The Open UniversitySkip to content

Multimicrobial Kombucha Culture Tolerates Mars-Like Conditions Simulated on Low-Earth Orbit

Podolich, Olga; Kukharenko, Olga; Haidak, Andriy; Zaets, Iryna; Zaika, Leonid; Storozhuk, Olha; Palchikovska, Larysa; Orlovska, Iryna; Reva, Oleg; Borisova, Tatiana; Khirunenko, Ludmila; Sosnin, Mikhail; Rabbow, Elke; Kravchenko, Volodymyr; Skoryk, Mykola; Kremenskoy, Maksym; Demets, Rene; Olsson-Francis, Karen; Kozyrovska, Natalia and de Vera, Jean-Pierre Paul (2019). Multimicrobial Kombucha Culture Tolerates Mars-Like Conditions Simulated on Low-Earth Orbit. Astrobiology, 19(2) pp. 183–196.

DOI (Digital Object Identifier) Link:
Google Scholar: Look up in Google Scholar


A kombucha multimicrobial culture (KMC) was exposed to simulated Mars-like conditions in low-Earth orbit (LEO). The study was part of the Biology and Mars Experiment (BIOMEX), which was accommodated in the European Space Agency's EXPOSE-R2 facility, outside the International Space Station. The aim of the study was to investigate the capability of a KMC microecosystem to survive simulated Mars-like conditions in LEO. During the 18-month exposure period, desiccated KMC samples, represented by living cellulose-based films, were subjected to simulated anoxic Mars-like conditions and ultraviolet (UV) radiation, as prevalent at the surface of present-day Mars. Postexposure analysis demonstrated that growth of both the bacterial and yeast members of the KMC community was observed after 60 days of incubation; whereas growth was detected after 2 days in the initial KMC. The KMC that was exposed to extraterrestrial UV radiation showed degradation of DNA, alteration in the composition and structure of the cellular membranes, and an inhibition of cellulose synthesis. In the “space dark control” (exposed to LEO conditions without the UV radiation), the diversity of the microorganisms that survived in the biofilm was reduced compared with the ground-based controls. This was accompanied by structural dissimilarities in the extracellular membrane vesicles. After a series of subculturing, the revived communities restored partially their structure and associated activities.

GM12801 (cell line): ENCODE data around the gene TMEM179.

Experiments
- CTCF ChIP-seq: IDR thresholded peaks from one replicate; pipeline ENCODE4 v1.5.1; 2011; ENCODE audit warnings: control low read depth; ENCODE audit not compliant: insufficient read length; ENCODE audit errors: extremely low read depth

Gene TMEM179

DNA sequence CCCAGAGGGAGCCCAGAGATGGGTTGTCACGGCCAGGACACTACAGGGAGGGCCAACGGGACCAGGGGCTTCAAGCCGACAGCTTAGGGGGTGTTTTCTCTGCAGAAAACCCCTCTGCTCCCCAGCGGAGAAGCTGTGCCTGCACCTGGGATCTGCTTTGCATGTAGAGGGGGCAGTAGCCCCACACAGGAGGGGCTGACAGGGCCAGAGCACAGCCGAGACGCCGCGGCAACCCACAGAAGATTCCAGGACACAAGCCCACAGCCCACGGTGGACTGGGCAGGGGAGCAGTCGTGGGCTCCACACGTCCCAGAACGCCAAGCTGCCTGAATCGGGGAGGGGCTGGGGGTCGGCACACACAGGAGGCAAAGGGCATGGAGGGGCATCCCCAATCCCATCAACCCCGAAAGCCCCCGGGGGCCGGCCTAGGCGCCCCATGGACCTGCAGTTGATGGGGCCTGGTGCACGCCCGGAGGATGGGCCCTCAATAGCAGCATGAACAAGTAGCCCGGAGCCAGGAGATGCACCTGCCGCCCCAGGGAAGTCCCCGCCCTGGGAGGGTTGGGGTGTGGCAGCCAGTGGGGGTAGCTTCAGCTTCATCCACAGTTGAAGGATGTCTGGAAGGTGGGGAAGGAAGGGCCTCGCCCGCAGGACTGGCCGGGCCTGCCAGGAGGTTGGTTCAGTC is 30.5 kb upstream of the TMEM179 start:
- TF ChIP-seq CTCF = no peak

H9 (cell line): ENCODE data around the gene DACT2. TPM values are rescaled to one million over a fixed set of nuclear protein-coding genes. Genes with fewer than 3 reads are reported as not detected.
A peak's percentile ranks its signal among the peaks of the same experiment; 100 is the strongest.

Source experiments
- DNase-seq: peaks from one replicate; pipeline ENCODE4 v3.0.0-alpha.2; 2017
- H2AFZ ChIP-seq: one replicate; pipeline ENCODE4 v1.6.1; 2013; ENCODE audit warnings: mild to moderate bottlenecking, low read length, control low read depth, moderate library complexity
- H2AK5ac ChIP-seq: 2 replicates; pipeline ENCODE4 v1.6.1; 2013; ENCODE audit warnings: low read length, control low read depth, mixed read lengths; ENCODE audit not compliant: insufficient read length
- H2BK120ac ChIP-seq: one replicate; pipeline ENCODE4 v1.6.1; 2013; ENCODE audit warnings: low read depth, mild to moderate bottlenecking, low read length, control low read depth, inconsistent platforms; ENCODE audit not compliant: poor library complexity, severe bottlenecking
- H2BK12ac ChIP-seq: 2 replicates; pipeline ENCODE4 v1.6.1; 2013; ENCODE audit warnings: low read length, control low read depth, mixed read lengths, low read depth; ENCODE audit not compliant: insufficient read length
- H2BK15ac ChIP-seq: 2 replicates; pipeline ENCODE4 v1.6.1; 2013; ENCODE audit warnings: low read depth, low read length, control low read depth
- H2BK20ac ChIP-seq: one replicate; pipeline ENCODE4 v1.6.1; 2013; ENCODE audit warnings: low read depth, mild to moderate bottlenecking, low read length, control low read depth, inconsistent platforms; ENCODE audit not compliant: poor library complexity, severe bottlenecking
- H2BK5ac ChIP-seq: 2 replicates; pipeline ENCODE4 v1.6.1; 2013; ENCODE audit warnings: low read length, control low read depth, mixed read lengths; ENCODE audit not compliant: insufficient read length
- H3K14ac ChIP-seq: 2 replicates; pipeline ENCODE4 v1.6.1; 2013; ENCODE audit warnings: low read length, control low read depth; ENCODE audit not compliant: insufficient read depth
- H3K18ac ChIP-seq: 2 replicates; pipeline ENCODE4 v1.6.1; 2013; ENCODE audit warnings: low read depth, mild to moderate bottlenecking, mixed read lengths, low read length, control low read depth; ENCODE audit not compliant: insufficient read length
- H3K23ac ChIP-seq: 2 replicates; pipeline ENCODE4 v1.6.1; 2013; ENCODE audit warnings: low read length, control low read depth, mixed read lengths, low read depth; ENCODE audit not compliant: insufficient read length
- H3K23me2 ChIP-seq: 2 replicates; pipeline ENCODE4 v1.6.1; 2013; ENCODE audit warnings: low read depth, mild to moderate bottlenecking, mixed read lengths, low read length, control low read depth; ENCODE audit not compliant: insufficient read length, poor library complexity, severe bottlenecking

Item Type: Journal Item
Copyright Holders: 2019 Mary Ann Liebert, Inc.
ISSN: 1531-1074
Keywords: BIOMEX; (BIOlogy and Mars EXperiment); Kombucha multimicrobial culture; survivability; biofilm; extracellular membrane vesicles
Academic Unit/School: Faculty of Science, Technology, Engineering and Mathematics (STEM) > Environment, Earth and Ecosystem Sciences
Faculty of Science, Technology, Engineering and Mathematics (STEM)
Item ID: 58218
Depositing User: ORO Import
Date Deposited: 07 Dec 2018 10:30
Last Modified: 09 Oct 2019 12:18
Share this page:


Altmetrics from Altmetric

Citations from Dimensions

Actions (login may be required)

Policies | Disclaimer

© The Open University   contact the OU